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Firefighting planes grounded after crash

BOISE, Idaho (CNN) -- The U.S. Forest Service has grounded five air tankers used to fight fires because they're the same model as the one that crashed when its wings came off Monday in western Nevada.

The planes may be back in action by the end of the week, according to National Interagency Fire Center spokeswoman Nancy Lull.

Forest Service official Pat Norbury made the decision to ground the five C-130A tankers while officials investigate the crash, Lull said Tuesday. The planes make up only a small percentage of the tankers used to fight fires.

"We'll continue to use air tankers," Lull said, noting that others will be moved to cover the area where the grounded tankers were assigned.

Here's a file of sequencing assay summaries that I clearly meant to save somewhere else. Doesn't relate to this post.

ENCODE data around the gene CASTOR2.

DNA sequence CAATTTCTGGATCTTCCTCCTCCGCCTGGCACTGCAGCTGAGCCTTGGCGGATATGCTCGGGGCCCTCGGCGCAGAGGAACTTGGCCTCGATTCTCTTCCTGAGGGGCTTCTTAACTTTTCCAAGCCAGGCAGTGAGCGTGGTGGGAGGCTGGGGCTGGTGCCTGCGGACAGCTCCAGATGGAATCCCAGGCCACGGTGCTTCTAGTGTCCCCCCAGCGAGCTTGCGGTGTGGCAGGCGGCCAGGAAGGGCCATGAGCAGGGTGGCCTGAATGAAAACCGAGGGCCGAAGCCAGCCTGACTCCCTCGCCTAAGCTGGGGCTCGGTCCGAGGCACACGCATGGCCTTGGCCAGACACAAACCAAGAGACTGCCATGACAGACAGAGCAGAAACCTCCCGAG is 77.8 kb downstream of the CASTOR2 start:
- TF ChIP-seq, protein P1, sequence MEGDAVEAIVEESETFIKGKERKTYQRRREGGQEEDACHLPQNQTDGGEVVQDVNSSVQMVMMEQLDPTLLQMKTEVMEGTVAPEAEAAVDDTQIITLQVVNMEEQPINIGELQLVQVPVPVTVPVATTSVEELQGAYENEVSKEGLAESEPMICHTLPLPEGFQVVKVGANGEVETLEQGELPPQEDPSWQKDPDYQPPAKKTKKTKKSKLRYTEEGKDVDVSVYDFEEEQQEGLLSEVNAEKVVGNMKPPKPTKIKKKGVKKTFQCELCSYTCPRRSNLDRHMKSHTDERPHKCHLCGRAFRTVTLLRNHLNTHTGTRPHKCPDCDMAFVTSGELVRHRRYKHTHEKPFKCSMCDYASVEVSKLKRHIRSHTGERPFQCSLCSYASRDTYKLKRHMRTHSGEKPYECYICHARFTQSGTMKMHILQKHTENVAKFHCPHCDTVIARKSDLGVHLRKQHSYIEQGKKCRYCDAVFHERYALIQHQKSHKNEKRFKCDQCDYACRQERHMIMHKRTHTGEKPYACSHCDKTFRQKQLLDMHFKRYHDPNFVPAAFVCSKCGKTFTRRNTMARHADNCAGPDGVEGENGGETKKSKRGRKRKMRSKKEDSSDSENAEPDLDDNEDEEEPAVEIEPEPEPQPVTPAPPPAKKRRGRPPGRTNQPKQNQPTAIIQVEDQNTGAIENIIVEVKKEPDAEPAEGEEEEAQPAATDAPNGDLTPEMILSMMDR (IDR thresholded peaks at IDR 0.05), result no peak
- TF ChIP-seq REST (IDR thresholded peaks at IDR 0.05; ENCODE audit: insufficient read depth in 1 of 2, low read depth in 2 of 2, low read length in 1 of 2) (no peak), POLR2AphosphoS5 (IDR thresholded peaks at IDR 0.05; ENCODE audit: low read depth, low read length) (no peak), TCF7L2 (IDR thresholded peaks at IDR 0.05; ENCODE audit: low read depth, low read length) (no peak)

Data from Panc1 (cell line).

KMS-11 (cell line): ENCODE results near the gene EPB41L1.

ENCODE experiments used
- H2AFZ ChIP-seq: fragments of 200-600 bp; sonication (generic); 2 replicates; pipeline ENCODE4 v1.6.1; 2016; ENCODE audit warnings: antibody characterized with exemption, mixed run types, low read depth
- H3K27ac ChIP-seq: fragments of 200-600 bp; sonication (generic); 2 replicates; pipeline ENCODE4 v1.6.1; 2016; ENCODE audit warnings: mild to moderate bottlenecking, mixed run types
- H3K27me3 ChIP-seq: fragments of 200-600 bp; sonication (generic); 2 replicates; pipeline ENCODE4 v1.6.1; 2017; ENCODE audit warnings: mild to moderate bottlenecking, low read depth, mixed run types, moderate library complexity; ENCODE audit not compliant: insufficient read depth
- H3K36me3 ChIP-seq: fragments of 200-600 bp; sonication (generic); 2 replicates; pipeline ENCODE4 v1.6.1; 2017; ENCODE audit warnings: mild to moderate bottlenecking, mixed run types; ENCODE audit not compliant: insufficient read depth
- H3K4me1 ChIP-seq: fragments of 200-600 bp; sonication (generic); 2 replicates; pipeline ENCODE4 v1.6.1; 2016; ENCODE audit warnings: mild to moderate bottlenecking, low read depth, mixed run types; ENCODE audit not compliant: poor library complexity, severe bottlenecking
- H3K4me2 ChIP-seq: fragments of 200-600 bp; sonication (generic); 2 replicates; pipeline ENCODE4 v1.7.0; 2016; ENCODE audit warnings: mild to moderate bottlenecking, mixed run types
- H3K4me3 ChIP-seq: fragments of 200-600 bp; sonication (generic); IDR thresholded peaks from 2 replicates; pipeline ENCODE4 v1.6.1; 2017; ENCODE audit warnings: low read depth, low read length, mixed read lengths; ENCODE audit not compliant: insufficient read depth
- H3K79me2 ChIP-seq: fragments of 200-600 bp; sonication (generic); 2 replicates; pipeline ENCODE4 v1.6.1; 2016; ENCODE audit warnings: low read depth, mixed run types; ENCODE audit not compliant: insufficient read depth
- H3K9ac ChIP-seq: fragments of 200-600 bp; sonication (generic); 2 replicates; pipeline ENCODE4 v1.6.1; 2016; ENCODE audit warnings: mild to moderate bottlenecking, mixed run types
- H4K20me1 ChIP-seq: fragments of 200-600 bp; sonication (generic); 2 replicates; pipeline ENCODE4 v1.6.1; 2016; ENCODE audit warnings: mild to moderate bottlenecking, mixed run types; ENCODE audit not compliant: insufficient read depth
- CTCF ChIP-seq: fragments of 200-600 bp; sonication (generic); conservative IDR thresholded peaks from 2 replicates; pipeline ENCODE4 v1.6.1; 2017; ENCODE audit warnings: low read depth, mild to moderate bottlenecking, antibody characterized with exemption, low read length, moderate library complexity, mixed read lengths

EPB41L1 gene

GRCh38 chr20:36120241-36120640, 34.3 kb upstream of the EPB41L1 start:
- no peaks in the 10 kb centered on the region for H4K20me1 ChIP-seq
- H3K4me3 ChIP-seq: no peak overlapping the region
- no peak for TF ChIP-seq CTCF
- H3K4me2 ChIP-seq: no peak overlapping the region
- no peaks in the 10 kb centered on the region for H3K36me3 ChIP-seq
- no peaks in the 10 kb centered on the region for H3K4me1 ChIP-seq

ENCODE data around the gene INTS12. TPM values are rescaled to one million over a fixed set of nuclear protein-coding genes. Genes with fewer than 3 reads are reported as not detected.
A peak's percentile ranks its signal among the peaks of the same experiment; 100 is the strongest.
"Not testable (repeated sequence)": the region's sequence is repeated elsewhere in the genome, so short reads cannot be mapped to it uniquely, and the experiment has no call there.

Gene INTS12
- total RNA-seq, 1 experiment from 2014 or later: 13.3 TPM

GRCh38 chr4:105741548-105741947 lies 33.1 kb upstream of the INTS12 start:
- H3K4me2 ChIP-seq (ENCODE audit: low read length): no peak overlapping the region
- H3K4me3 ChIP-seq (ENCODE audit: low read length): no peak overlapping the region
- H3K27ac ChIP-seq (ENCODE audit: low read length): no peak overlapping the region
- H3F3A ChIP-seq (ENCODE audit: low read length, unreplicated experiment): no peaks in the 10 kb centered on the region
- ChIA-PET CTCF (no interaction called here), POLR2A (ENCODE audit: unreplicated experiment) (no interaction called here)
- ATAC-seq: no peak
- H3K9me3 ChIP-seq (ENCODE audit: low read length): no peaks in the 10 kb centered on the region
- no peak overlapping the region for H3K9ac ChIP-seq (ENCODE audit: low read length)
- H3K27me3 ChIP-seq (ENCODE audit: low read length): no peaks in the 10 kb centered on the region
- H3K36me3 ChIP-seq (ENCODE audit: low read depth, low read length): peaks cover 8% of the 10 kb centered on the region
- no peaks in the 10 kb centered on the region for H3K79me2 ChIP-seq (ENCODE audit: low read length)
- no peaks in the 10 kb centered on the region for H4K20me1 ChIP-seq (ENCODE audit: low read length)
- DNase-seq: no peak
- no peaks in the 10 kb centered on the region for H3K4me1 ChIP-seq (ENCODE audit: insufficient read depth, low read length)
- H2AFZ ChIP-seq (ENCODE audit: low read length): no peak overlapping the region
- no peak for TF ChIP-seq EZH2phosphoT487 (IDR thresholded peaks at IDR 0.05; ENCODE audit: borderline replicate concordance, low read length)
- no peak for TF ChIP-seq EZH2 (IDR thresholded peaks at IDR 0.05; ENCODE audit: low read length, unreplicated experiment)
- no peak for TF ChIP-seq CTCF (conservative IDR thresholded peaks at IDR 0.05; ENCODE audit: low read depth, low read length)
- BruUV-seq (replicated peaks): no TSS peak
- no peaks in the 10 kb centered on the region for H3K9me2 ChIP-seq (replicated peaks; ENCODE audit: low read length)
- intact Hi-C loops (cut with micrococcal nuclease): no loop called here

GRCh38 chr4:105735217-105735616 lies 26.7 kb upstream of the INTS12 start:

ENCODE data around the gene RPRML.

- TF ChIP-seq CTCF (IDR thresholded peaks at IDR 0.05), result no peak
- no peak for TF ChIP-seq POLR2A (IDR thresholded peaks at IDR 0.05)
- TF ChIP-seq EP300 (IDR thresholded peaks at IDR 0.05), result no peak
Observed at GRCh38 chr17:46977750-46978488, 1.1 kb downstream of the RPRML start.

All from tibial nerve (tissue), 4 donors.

Thirty-eight air tankers, contracted by federal officials through private companies, are now assigned across the country to fight fires. Most are in the West. Four military C-130s are being used to fight fires in Colorado, Lull said.

Three people were killed in Monday's crash as the tanker fought a fire in the Toiyabe National Forest in western Nevada, police said. The plane's wings appeared to tear off from the body, which then burst briefly into flames and crashed across the state line in Walker, California.

The four-engine tanker was one of 10 aircraft battling the 5,000-acre blaze near the state line, about 90 miles south of Reno.



 
 
 
 







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